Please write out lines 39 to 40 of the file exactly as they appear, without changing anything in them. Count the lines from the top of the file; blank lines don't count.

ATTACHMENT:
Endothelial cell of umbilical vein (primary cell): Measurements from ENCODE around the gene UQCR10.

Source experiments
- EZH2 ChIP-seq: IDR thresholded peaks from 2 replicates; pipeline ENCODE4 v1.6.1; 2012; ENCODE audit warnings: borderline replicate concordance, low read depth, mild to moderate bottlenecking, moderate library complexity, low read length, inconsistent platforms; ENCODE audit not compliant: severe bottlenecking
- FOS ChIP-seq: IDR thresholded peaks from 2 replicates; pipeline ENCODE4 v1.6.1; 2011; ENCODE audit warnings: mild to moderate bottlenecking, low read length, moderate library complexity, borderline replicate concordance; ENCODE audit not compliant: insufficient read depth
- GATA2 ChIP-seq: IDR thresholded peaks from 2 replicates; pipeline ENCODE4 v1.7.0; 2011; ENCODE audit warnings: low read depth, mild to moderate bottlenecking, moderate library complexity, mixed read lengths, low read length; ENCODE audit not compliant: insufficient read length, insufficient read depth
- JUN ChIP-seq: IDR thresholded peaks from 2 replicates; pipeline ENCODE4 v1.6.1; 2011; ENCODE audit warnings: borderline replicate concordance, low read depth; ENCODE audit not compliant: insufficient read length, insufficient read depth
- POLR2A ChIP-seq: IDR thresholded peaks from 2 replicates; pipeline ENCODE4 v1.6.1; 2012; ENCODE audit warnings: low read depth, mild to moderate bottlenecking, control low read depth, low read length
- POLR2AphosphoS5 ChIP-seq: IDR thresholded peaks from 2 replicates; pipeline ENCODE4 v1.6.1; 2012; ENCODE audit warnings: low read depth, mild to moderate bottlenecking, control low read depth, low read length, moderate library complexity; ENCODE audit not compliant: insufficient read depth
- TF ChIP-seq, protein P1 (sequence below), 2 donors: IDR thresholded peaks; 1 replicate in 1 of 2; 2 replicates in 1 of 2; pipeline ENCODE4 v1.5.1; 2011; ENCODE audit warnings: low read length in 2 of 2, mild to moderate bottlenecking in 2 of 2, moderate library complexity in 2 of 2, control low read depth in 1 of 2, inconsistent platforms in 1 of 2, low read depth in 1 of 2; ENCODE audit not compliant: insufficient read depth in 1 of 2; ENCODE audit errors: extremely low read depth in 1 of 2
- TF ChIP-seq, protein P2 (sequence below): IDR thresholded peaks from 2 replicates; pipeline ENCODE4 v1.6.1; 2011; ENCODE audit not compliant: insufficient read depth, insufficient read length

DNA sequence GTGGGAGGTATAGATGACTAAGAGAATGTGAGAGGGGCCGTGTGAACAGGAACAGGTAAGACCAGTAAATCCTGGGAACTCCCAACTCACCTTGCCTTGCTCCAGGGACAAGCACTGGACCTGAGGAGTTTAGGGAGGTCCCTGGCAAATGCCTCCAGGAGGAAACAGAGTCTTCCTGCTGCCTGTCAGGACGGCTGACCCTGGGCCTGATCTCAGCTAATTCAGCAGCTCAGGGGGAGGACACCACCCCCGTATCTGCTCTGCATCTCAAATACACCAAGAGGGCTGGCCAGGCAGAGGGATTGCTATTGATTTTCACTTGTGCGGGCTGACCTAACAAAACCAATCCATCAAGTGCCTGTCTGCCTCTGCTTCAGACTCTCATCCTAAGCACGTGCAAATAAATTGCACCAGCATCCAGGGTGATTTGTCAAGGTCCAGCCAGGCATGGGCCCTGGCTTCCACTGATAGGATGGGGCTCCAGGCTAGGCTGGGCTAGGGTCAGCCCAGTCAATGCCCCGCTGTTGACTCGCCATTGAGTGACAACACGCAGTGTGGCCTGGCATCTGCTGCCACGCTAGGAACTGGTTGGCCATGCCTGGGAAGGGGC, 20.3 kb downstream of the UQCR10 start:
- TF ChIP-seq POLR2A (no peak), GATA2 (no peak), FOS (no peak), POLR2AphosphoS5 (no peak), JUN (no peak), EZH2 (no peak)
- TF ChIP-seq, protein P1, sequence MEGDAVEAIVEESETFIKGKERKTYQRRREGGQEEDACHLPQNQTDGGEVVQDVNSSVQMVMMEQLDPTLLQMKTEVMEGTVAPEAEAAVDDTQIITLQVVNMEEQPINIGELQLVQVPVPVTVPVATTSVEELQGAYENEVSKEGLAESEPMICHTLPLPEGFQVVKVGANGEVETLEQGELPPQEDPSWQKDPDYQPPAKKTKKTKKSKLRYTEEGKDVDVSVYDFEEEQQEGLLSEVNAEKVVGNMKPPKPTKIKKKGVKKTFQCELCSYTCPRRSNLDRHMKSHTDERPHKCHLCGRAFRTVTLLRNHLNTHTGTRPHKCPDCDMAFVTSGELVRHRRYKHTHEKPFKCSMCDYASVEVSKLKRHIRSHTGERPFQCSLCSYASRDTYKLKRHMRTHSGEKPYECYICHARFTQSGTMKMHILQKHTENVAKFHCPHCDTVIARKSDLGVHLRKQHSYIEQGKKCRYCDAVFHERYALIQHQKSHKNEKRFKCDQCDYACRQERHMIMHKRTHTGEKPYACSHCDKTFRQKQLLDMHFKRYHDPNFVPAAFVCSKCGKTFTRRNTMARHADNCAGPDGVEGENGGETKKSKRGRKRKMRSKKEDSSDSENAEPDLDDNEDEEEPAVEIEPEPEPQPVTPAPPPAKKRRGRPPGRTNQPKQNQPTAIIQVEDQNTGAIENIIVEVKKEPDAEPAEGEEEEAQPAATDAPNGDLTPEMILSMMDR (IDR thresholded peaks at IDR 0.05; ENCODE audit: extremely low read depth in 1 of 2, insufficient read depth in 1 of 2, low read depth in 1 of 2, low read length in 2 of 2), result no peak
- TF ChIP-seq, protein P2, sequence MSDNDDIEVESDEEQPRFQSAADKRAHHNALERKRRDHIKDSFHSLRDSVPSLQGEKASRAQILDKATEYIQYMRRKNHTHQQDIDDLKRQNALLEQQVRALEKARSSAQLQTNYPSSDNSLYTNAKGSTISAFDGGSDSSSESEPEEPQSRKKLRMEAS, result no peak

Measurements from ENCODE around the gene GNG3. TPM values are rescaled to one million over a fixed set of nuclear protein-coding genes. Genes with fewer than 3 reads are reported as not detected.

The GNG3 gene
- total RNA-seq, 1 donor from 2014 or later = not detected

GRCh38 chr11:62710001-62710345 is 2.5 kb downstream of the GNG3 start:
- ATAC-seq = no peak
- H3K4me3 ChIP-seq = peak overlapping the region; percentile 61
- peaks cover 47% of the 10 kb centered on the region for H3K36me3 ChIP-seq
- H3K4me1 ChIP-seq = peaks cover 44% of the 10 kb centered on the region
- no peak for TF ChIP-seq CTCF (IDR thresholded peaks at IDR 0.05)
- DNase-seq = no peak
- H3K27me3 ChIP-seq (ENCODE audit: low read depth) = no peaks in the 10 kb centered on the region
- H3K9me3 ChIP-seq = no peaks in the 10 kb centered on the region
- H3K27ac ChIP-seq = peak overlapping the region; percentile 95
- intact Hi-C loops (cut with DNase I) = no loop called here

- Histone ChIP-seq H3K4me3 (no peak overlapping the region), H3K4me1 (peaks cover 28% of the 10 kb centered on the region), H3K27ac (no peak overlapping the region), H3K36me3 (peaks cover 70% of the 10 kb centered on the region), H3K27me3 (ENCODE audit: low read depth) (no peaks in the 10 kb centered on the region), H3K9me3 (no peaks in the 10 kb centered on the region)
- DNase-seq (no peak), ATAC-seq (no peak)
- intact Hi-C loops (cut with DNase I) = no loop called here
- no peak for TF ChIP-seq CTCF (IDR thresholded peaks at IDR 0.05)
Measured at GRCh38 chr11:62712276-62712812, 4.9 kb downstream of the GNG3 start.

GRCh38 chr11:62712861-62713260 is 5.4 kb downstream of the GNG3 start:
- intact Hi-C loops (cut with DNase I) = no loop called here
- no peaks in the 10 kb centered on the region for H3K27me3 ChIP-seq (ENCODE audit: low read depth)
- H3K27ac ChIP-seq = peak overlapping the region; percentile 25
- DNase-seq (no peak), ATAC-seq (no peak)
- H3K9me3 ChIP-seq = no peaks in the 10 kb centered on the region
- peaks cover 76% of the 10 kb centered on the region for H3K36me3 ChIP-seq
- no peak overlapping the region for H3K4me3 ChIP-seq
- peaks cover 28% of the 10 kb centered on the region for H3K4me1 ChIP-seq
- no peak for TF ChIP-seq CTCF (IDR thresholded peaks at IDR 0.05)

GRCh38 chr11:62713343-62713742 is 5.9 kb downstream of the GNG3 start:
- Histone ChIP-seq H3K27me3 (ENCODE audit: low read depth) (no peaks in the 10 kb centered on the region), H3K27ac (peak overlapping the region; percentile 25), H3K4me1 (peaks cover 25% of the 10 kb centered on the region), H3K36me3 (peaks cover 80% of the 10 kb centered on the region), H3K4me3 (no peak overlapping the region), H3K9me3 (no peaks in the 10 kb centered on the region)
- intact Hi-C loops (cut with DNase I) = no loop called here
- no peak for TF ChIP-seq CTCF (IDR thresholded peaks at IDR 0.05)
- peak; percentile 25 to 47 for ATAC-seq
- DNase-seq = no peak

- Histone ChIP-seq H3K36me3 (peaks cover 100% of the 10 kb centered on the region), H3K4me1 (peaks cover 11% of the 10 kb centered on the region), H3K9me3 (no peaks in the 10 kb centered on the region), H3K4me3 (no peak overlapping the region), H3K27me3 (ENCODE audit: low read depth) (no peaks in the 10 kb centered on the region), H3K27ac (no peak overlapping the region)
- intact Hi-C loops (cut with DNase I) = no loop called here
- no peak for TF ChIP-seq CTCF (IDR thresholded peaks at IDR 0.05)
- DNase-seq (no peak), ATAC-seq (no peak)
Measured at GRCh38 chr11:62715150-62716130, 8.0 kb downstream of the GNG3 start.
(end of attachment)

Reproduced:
- H3K9me3 ChIP-seq = no peaks in the 10 kb centered on the region
- peaks cover 76% of the 10 kb centered on the region for H3K36me3 ChIP-seq